Gemma Joy with one of her 'babies'
Gemma Joy with one of her 'babies'

We said goodbye to Gemma Joy yesterday. As many of you know we have been agonizing about how and when to make the decision to let her go. Her aggression had been escalating and we were finding it increasingly difficult to keep her away from Zoe. For some reason she had taken a severe dislike to Zoe and had attacked her on at least 2 or 3 other occasions. The only way we could move them from one part of the house to the other was to let one outside, move the other one, then let the first one back in the other part of the house. We had to keep 2 sets of gates between them. If Gemma was in the living room she had to be in the X-pen because she could climb the gate and did so even if someone was with her.

No one can be 100% vigilant 100% of the time. It is humanly impossible. They accidentally got together yesterday and Gemma attacked Zoe the second she saw her. I was able to break up the fight fairly quickly but not before there were injuries to Zoe and me. Thankfully Gemma did not get Zoe’s ear again. Zoe has 2 small wounds on her head in addition to being traumatized. If I had not been here Zoe would have likely been seriously injured at the least.

This was a very hard decision to make. We know Gemma has mammary cancer, lung cancer and brain cancer. She had been having complex-partial seizures for most of her waking hours the last couple of weeks. However, she looked great! She loved to cuddle and to launch herself at you from the floor. Because she looked good, the decision was complicated. What we realized yesterday is that Gemma was going to kill one of the smaller dogs due to her cancer. We could not let that happen.


We took her to the vet this afternoon and she was humanely euthanized. She was given a sedative first and she almost went with that medication. Once the drug was administered she was gone very quickly. It was quiet. It was peaceful. It was right. We know it was right, she was calm, surrounded by love and she went to sleep. She didn’t fight or struggle. Gemma Joy was ready.

Making these decisions is very complex. Dogs can’t talk to us and tell us they hurt or they are scared or anxious or that they just don’t want to do it anymore. I think Gemma loved her life with us as much as we loved her. Sadly our love and her desire could not fix her health problems brought on by over-breeding and not being spayed as a young dog.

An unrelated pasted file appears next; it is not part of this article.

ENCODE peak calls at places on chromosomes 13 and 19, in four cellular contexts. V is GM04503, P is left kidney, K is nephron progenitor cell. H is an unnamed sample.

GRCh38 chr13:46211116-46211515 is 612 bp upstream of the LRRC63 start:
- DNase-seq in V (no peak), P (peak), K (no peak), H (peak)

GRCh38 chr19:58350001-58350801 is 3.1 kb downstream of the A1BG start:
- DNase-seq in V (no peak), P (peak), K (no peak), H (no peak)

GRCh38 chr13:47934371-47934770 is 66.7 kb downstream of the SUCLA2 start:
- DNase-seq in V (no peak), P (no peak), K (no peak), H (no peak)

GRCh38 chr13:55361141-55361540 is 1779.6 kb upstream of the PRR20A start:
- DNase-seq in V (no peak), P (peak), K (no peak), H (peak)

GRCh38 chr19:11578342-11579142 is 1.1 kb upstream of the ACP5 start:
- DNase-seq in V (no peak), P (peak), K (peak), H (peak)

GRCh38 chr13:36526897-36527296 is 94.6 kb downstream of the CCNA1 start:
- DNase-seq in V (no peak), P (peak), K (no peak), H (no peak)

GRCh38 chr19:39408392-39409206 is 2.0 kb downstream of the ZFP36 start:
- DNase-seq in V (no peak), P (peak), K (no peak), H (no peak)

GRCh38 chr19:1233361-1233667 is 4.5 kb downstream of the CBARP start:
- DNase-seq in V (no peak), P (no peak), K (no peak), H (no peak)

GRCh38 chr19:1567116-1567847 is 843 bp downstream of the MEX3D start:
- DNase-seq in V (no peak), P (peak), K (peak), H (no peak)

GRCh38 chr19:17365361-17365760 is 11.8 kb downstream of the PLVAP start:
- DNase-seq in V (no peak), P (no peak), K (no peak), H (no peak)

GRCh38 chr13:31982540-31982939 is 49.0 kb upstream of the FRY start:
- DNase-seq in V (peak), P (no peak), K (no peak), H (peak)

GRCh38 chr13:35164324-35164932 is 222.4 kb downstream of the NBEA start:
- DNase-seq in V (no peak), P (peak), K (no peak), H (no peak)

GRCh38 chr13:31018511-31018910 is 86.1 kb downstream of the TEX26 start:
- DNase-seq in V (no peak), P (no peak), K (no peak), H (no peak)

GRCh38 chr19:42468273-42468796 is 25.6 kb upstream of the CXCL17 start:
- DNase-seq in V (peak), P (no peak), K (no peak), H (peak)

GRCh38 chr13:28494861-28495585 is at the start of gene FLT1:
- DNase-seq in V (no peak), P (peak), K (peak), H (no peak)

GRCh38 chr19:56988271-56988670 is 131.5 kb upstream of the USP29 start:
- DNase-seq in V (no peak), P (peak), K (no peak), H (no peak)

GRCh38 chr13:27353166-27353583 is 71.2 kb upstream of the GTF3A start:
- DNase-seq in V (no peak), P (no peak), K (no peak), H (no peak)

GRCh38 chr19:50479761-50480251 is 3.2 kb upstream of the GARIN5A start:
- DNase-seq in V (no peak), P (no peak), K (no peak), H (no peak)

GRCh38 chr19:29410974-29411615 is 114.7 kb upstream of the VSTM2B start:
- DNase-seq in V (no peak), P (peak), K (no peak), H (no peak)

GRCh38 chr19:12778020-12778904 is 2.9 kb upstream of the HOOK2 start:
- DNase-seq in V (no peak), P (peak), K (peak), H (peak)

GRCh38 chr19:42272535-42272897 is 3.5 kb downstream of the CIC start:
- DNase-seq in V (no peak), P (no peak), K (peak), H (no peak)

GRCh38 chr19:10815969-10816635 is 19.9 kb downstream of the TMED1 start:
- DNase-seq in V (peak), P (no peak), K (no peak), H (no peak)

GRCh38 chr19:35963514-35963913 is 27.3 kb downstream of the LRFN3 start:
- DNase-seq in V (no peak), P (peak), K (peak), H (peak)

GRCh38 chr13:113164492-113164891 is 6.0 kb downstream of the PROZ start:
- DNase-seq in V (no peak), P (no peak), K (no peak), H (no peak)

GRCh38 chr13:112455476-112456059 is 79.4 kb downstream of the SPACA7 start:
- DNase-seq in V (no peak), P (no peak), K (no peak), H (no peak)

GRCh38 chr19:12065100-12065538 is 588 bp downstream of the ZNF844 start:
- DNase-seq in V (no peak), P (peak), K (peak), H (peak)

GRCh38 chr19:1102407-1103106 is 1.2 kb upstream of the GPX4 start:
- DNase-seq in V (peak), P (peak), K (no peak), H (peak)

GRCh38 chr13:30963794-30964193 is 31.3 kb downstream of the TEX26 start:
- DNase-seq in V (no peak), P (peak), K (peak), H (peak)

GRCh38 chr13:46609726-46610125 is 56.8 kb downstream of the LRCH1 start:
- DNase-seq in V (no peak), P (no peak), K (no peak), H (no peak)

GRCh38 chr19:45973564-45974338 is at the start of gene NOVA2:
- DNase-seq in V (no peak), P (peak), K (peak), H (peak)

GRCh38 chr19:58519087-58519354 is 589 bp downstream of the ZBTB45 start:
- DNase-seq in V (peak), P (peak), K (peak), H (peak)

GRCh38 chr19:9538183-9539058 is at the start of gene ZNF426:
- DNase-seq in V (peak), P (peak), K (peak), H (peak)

I have to thank Yvette from Turtle Gardens, not only for rescuing Gemma but for her kind words yesterday. She had seen Gemmy recently and she knew that we were struggling with decision about when the right time would be for her to pass. Yvette’s words, filled with love and compassion, soothed our broken hearts. If I could change one thing about how this happened it would be that Zoe did not get attacked again. Zoe will heal and for that I am grateful. Watching her tonight as she is scared and anxious I can’t wait for it to be a couple of days from now when she will be back to her usual self.

She had the best fuzzy face!

We have lost 3 dogs in less than 6 months. We will be having a serious conversation about whether we can do this again. What is for sure is that it will not be any time soon. Our hearts are broken and we need to hear. The other canine members of our family need a break too. Bringing in new dogs all the time is really hard on all of them too. We have several seniors who need peace and quiet. We do too.

We love you Gemma. You are a very good dog. I hope you are at peace now.

Gemmie loved her belly rubs

8 thoughts on “Gemma

  1. A sad story, but you already know that Gemma had a longer and better life with you than she would have had almost anywhere else.

    As someone with cancer myself, I also know that there’s a point past which I wouldn’t want to continue, but as you said, dogs can’t tell you that, or even really understand it, I doubt. I think you made the right decision.

    How old was she?

    1. Thanks Derek. We believe we made the right decision too. She had a peaceful death, it was quiet, she was surrounded by people who loved her and she was not afraid.

      To answer your other question she was about 8 or so we think.

  2. Sorry for your loss. I know it’s so hard when you have to decide to end the life of a pet. No regrets, though–you definitely gave her the longest & happiest life she could have had. ❤

  3. I’m sorry for your loss, Chris and Deb. I have enjoyed hearing about Gemma Joy, and I love that first picture of her with her chicken baby.
    One of the hazards of adopting seniors or those with serious illnesses is the pain we face when they pass away. Multiple dogs means multiple pain ……and yet I’m very sure you will agree that each has given us a gift, each has brought us great joy, and there is none that we wish we had never adopted. Rest easy in the knowledge that you gave Gemma Joy the sort of home every dog deserves.

  4. I’m so sorry, Chris. That you and Deb care for senior and ill dogs with such love and grace is an incredibly beautiful thing. I wish you didn’t have to suffer the losses. Take care.

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